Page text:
Letter From the President
In the middle of a storm
by Kevin Kompelien
Friday, June 11, 1999, was the first day of summer vacation for our four school-age children. But then Becky and I received a call at 11:10 a.m. that not only changed our planned trip to Disneyland but also led to a life-changing year for our family and the congregation I served as senior pastor.
The call was from our family physician, who asked if we were sitting down. I knew, from 15 years of pastoral ministry, that nothing good is shared in a call that starts with that question. She went on to tell us that the lump on the left leg of our oldest son, Brad, was osteosarcoma, a rare and aggressive form of bone cancer. One of the most difficult things we have ever done was to tell our 12-year-old that he had cancer.
We were instructed to get Brad to the doctor’s office as soon as possible to be fitted for crutches. Instead of traveling to Disneyland, we ended up visiting a pediatric oncologist at Lucile Packard Children’s Hospital at Stanford University. The next year included 22 rounds of chemotherapy, four surgeries and 26 hospitalizations. It was the most difficult year of our lives, but one where we saw the Lord’s hand working powerfully in our family and in our church, Hillside Church (EFCA), in San Jose, California.
I found myself face to face with living out the things I had been preaching for 15 years. Becky came to a crossroads in her faith and chose to stick with the claims of God. During the greatest trial of our lives, we both sensed the grace and presence of the Lord in deep and personal ways. It was a time of refining our faith and defining our commitment to serve and follow Jesus no matter the outcome.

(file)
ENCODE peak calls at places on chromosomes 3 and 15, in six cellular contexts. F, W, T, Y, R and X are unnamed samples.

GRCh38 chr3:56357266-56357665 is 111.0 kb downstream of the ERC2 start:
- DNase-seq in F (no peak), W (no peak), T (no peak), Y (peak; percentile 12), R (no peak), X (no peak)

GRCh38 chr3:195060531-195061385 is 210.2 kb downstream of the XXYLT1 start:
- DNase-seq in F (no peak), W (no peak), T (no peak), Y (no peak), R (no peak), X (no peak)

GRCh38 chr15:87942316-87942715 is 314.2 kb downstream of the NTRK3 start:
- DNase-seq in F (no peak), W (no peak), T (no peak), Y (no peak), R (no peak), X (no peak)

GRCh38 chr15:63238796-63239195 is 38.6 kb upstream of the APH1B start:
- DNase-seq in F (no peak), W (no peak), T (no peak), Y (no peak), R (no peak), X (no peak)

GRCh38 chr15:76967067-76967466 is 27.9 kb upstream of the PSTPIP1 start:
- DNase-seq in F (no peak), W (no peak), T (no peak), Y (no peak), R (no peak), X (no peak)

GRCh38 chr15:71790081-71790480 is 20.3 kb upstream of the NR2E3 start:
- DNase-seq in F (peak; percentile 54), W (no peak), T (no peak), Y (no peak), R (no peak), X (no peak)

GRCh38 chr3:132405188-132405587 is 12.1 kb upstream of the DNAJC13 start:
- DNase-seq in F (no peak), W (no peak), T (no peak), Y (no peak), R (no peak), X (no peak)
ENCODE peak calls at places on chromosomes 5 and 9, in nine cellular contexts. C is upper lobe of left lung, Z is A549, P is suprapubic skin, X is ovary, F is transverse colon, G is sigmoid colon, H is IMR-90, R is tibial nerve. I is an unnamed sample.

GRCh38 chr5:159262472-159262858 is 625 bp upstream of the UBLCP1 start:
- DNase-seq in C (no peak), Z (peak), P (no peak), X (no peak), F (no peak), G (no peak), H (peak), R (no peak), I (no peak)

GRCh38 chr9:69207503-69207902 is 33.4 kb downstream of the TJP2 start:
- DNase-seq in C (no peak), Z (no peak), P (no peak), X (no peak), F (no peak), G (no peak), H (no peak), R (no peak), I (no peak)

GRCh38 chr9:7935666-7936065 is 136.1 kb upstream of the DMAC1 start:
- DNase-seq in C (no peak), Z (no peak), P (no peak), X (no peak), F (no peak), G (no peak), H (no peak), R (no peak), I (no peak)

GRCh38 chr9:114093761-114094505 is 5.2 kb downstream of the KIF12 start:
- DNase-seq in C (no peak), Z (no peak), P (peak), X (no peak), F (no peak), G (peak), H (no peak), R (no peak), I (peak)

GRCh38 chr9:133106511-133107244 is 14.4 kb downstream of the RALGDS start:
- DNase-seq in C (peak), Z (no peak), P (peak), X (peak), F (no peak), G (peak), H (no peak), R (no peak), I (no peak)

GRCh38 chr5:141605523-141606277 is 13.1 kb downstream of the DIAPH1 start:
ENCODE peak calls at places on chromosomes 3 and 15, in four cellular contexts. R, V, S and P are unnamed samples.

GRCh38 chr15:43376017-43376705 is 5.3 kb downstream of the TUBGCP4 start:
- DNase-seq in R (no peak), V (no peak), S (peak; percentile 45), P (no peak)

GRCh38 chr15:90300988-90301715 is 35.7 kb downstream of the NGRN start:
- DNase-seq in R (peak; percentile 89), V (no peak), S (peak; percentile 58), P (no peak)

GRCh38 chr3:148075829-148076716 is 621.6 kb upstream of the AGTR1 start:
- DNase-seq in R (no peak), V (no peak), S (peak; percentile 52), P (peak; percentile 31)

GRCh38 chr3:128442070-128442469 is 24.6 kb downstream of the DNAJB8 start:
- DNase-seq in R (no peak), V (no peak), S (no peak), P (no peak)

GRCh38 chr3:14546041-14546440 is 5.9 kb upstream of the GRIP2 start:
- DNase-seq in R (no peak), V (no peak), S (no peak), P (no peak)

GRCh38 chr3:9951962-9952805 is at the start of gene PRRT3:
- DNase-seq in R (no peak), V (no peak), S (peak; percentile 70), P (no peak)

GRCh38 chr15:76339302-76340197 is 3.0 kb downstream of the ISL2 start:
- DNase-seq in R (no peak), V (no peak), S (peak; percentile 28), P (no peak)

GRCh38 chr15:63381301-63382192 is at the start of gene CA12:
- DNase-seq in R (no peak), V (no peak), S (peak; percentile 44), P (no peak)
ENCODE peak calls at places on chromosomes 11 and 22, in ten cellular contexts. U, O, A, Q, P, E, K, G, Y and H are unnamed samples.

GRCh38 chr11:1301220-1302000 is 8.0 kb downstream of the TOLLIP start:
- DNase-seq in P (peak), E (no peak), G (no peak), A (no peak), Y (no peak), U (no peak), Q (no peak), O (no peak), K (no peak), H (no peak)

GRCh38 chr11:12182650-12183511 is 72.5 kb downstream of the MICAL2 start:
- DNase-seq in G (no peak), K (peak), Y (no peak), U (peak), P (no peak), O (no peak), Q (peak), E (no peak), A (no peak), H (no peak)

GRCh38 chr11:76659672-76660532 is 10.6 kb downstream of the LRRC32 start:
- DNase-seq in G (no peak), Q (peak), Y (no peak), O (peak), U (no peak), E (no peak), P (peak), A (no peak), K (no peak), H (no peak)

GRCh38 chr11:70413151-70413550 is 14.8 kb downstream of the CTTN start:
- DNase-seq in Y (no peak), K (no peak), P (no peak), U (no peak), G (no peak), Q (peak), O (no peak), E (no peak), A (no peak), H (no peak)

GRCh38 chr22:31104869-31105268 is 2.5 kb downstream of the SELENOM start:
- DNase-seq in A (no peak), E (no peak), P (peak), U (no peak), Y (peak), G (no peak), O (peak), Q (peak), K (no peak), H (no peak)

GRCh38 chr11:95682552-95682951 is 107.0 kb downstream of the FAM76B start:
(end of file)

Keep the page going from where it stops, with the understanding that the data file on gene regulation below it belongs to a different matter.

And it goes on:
There were many sleepless and tear-filled nights as we walked the long and difficult cancer battle with Brad. At the same time, Becky and I tried to keep life as normal as possible for our other three children. We often felt like “two ships passing in the night” as we worked to balance all the responsibilities.
From the first day, however, our church family demonstrated the compassion and love of Christ in practical ways that uniquely ministered to all six of us. We weren’t expected to be perfect, nor were we kept at a distance and treated as though we were fragile. Rather, they loved us like family: weeping with us, praying for us, rejoicing with us, providing for us and coming alongside us when we needed them. Cancer was not a challenge just for our family; it was something we all walked through together.
I preached most Sundays that year—seeking to both consistently teach the truth of God’s Word and transparently live out a genuine walk of faith in the middle of a storm. I regularly shared both the challenges we were facing and the incredible ways we saw the Lord at work in our family and in chances we had to share Jesus with people at the Children’s Hospital.
Our church family grew in faith as they watched the Lord answer prayer and grew in unity as they demonstrated the love of Jesus to our family. And the experience shaped our four children as well. Today, each of them has a genuine faith in Jesus and is involved in local churches. Brad’s twin brother, Brent, is a church planter in San Francisco. He shared recently that one reason he is a pastor today is because of what he saw in the Hillside Church family as they loved us during his brother’s battle with cancer.
Today, Brad is 30 years old and married with three beautiful children. I would never want to go through a year like that again, but I wouldn’t want to miss what the Lord showed me, my family and our church family through it all.
You and your family might not be facing cancer. But you, or those in your own congregation, have indeed faced your share of health challenges. My prayer is that your church family would surround its own with compassion, and that you would lead the charge in being the hands and feet and voice of the body of Christ. Like my son Brent, may the members of your church be so gripped by seeing the compassion of the body of Christ that their faith would be deepened and they would be moved to demonstrate the love of Jesus to those in need around them.